A CWPP is a plan developed by a community in an area at-risk from wildfire. The Community Wildfire Protection Planning process is the collaboration between communities and agencies interested in reducing wildfire risk.
A valid CWPP has three minimum requirements. First, the plan must be collaboratively developed by local and state government representatives in consultation with federal agencies and other interested parties. Second, the plan must identify and prioritize areas for hazardous fuel reduction treatments, as well as recommending methods of treatments that will protect at-risk communities and essential infrastructure. Third, the plan must recommend measures that homeowners and communities can take to reduce ignitability of structures throughout the area addressed by the plan.
The Healthy Forest Restoration Act (HFRA) requires that three decision-makers mutually agree to the final contents of the CWPP. The three are the applicable local government (i.e. counties or cities), the local fire department(s) and the State entity responsible for forest management (ODF). These three are directed to consult with and involve local representatives of the USFS and BLM and other interested parties or persons in the development of the CWPP.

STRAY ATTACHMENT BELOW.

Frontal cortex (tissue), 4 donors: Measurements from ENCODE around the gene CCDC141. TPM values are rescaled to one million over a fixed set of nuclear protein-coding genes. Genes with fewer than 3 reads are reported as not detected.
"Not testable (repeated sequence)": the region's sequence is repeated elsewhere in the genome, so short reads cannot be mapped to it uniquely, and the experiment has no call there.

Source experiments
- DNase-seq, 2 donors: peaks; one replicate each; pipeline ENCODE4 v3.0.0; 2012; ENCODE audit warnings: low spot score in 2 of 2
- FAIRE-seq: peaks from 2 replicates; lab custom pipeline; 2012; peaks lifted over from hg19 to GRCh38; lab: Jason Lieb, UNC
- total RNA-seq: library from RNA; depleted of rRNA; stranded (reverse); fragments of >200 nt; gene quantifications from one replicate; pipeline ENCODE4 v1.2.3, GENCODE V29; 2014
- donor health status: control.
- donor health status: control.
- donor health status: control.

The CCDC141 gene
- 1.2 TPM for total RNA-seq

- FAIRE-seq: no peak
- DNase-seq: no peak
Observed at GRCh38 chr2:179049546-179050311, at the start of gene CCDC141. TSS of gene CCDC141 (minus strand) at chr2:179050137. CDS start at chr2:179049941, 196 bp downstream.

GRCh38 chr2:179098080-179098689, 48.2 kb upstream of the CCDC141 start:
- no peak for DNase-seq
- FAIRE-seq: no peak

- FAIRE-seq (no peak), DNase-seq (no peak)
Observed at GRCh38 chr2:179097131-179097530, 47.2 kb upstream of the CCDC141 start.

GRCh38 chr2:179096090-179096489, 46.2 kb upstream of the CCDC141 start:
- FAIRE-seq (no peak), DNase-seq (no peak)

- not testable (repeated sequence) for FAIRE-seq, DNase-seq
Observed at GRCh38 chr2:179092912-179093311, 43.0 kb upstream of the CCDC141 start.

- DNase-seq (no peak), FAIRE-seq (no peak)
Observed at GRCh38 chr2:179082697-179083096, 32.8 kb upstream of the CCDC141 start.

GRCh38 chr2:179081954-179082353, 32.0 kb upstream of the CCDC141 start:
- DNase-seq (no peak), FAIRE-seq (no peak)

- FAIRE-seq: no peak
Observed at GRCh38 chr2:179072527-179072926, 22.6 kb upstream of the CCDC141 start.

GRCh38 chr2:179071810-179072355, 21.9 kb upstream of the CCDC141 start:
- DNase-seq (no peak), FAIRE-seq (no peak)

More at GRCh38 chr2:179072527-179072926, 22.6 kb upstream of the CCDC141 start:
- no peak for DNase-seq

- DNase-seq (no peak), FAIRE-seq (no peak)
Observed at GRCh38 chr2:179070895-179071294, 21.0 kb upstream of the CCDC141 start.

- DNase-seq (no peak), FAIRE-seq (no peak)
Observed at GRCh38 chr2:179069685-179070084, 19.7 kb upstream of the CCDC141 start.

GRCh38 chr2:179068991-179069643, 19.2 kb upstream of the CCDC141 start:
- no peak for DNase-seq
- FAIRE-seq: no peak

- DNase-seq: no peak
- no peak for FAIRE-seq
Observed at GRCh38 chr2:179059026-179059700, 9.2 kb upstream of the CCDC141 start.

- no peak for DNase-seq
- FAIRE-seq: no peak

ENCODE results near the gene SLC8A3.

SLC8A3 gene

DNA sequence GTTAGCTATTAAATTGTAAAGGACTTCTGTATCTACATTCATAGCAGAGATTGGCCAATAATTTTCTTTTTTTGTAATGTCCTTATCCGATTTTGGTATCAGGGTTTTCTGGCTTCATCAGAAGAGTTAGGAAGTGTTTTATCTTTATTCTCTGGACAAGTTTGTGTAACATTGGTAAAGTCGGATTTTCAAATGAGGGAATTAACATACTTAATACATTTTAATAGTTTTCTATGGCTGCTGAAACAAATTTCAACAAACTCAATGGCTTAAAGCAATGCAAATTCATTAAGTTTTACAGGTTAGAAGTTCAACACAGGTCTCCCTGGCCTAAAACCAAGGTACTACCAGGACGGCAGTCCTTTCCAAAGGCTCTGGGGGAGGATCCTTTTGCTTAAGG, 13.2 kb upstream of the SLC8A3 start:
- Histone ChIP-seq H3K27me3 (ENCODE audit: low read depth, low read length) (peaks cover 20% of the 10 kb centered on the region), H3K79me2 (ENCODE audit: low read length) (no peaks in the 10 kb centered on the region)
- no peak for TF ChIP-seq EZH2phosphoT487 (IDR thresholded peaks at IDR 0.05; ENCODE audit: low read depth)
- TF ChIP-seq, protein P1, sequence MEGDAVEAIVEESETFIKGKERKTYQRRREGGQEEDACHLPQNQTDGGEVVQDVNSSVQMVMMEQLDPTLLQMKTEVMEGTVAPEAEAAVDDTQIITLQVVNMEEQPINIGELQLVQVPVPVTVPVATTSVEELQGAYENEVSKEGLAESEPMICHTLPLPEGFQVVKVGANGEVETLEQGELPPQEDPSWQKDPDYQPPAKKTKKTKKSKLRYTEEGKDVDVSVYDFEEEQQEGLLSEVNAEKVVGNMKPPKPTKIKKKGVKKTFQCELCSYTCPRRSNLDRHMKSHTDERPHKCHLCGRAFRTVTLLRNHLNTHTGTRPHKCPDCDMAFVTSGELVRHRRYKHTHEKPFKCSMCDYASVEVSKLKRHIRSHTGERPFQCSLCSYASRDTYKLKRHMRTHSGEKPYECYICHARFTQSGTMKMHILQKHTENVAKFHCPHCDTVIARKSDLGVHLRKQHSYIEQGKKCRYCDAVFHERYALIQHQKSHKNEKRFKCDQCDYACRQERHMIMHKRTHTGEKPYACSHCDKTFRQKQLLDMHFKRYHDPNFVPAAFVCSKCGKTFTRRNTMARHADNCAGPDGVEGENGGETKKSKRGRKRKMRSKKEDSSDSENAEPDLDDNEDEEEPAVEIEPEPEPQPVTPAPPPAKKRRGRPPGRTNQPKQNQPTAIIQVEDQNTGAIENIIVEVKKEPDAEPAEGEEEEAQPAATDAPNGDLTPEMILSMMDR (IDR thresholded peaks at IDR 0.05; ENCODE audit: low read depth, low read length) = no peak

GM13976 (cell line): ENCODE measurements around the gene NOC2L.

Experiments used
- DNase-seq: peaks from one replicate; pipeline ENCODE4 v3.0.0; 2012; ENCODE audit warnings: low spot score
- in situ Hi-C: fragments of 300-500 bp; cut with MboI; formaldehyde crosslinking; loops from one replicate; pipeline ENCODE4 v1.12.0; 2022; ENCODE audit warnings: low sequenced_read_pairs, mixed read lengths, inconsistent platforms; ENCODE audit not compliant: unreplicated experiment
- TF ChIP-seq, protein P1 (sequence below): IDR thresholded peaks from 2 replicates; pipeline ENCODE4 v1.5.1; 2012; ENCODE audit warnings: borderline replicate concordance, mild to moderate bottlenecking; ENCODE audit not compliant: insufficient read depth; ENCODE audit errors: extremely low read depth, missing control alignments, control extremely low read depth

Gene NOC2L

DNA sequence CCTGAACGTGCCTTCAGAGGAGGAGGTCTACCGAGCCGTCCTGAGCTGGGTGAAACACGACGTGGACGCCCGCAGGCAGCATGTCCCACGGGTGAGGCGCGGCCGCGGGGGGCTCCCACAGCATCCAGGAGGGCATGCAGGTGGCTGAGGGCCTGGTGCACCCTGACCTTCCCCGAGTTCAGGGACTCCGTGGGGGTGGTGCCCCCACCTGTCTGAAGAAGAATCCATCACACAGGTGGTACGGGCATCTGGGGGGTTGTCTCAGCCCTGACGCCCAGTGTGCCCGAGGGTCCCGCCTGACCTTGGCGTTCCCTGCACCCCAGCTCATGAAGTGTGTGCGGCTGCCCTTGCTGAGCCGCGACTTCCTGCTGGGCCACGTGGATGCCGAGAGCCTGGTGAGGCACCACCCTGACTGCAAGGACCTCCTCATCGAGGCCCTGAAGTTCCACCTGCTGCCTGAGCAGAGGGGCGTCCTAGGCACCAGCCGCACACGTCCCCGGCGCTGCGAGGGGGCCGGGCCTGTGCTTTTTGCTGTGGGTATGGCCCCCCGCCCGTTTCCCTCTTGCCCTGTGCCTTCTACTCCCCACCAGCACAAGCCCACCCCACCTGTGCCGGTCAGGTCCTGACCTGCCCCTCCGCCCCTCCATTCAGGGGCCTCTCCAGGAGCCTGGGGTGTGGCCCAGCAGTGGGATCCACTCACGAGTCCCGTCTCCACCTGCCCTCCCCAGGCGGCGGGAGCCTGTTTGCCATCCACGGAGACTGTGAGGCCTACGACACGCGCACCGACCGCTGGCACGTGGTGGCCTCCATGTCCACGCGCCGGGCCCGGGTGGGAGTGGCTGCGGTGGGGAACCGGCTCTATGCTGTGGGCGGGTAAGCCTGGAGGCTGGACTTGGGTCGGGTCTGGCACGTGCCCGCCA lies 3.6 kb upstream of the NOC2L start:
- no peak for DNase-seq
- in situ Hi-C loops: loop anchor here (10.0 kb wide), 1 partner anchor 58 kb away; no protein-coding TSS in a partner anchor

The statutory definition of a CWPP appears in Title I of the HFRA. The HRFA decrees that communities, which have a CWPP in place, will be a priority for receiving hazardous fuels reduction funding administrated by the USFS and BLM.